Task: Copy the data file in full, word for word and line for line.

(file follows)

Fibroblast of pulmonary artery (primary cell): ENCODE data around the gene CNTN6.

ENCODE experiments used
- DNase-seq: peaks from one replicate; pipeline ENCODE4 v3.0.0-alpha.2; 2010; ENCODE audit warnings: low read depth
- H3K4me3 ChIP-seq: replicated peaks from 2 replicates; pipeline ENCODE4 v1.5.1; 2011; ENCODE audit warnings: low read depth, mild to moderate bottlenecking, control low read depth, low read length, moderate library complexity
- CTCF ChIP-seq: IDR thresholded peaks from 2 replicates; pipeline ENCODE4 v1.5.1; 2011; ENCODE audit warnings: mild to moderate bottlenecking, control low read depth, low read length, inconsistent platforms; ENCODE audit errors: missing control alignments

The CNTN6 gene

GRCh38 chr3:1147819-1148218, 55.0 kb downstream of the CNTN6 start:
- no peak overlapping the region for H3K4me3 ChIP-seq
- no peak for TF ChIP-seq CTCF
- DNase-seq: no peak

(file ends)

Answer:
Fibroblast of pulmonary artery (primary cell): ENCODE data around the gene CNTN6.

ENCODE experiments used
- DNase-seq: peaks from one replicate; pipeline ENCODE4 v3.0.0-alpha.2; 2010; ENCODE audit warnings: low read depth
- H3K4me3 ChIP-seq: replicated peaks from 2 replicates; pipeline ENCODE4 v1.5.1; 2011; ENCODE audit warnings: low read depth, mild to moderate bottlenecking, control low read depth, low read length, moderate library complexity
- CTCF ChIP-seq: IDR thresholded peaks from 2 replicates; pipeline ENCODE4 v1.5.1; 2011; ENCODE audit warnings: mild to moderate bottlenecking, control low read depth, low read length, inconsistent platforms; ENCODE audit errors: missing control alignments

The CNTN6 gene

GRCh38 chr3:1147819-1148218, 55.0 kb downstream of the CNTN6 start:
- no peak overlapping the region for H3K4me3 ChIP-seq
- no peak for TF ChIP-seq CTCF
- DNase-seq: no peak